Watching Rufus Norris’ rather cartoony pageant of a production, it’s hard not to think (with one eyebrow raised) that this Don Giovanni has been ‘a very naughty boy’. Norris’ is an interpretation that invites such responses. This is a world where kitsch rules, where love is represented by heart shaped helium balloons, metallic pink for a girl and blue for a boy. It’s also a world in which rakes become rapists; Norris’ is a blunt take on a piece that for all its troubling sexual politics perhaps deserves a more subtle interpretation.
Based on the Don Juan legend, Mozart’s Don Giovanni follows the sexual exploits of the eponymous anti-hero as he sleeps his way down into hell. Here is a deviant to rival Faust, a man whose libidinous longings and salacious subversions provide a cathartic purging for all good God fearing folk.
In the 1800s both men served an Aristotelian purpose but in the modern world only Faust’s desperate search for knowledge is still palatable; Don Giovanni’s own rebellion is now much more problematic. How do you best represent a man who is that most vilified of contemporary criminals – a sexual predator?
Norris’ approach to the character is a crude one: his Don Giovanni drugs his victims and manhandles them at every turn. There is little charm in Iain Paterson’s manipulator (though his voice is exemplary). Perhaps today this is the only way to depict such a villain but it also seems like the easy option: evil is never as dangerous as when it has a smile on its face.
Still, there’s a lot of pleasure to be had elsewhere in Jeremy Sam’s utilitarian translation, which is full of down to earth idiomsa nd has the audience giggling at the audacity of a libretto that rhymes ‘purloin’ with ‘sirloin’ and contains the phrase ‘Thanks for sharing’ in it.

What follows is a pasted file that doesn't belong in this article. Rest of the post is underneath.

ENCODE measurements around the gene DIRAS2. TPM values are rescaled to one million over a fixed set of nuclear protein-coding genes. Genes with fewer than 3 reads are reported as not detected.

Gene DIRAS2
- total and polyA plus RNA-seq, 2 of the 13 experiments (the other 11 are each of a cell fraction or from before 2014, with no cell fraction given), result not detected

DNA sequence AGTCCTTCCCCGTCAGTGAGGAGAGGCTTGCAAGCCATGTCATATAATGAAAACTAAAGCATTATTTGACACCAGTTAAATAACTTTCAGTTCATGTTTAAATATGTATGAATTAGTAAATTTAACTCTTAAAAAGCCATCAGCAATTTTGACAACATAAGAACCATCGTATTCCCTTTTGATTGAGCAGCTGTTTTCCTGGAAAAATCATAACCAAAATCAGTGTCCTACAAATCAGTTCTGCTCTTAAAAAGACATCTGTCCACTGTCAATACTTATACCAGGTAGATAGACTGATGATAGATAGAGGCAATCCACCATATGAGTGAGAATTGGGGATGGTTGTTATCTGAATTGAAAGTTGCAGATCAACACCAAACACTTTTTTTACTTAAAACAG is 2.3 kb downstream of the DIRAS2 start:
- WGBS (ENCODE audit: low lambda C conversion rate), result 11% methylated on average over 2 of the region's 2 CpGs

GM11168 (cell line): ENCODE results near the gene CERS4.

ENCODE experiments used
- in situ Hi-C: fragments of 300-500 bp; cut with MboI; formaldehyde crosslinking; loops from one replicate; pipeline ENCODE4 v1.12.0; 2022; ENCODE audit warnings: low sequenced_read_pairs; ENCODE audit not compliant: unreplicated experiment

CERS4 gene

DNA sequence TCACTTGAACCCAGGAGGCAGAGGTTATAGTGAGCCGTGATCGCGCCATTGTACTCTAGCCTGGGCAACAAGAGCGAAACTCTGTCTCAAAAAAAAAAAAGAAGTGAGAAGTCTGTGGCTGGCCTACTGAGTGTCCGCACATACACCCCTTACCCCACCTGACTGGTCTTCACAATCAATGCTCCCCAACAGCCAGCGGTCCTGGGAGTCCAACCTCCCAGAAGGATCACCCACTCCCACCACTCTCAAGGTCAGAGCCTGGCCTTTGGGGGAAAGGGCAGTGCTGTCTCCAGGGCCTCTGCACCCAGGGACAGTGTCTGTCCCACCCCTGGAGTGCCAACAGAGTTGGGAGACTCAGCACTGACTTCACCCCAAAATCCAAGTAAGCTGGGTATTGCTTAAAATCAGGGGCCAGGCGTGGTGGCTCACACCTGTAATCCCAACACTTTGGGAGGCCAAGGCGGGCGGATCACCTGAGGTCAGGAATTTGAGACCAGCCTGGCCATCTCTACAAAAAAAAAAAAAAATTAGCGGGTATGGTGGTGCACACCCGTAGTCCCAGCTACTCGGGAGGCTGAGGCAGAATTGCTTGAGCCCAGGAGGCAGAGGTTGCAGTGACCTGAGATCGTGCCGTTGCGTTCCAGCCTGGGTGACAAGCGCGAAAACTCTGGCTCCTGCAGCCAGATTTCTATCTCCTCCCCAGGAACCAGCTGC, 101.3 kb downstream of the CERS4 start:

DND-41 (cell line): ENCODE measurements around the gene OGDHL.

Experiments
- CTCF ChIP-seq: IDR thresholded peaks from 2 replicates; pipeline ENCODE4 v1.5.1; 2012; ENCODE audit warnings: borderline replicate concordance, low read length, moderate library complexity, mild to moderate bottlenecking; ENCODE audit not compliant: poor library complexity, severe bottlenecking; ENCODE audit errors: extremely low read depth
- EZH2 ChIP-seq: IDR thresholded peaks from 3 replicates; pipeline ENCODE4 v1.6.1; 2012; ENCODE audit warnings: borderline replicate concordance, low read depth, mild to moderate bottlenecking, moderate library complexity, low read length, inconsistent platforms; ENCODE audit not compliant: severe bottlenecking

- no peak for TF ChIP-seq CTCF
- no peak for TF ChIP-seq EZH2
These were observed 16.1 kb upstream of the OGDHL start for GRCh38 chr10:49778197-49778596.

Ian MacNeil’s disjointed set of diagonal rooms and staircases feels scrappy and Genevieve Ellis’ disparate costumes do little to bring cohesion to piece. But on occasion the contemporary style is justified. At one point Leporello catalogues his master’s conquests via a PowerPoint presentation that would make any middle manager proud: pie charts and graphs spin before our eyes before our initial laughter turns disgust as figures become faces and descriptions turn from dismissive to derogatory.
Norris’s staging may lack finesse but it’s not short of dazzle. In giving Mozart’s seductive opera the de Kooning treatment he has delivered a production that is often as enjoyable as it is brash.
The performances as a whole are strong, the cast capably handling Mozart’s devilishly complex score. As Don Giovanni’s put upon servant, Darren Jeffery displays some delicious comic timing but his performance is also laced with gravitas and his face is as expressive as his rich, caramel voice. Sarah Redgwick’s scorned Donna Elvira displays a chutzpah that would terrify even the most dedicated lothario while Katherine Broderick conveys Donna Anna’s glacial grief with real power. Matthew Best makes the most of his cameo role and is magnificent as her father and Don Giovanni’s ghostly nemesis, the Commendatore.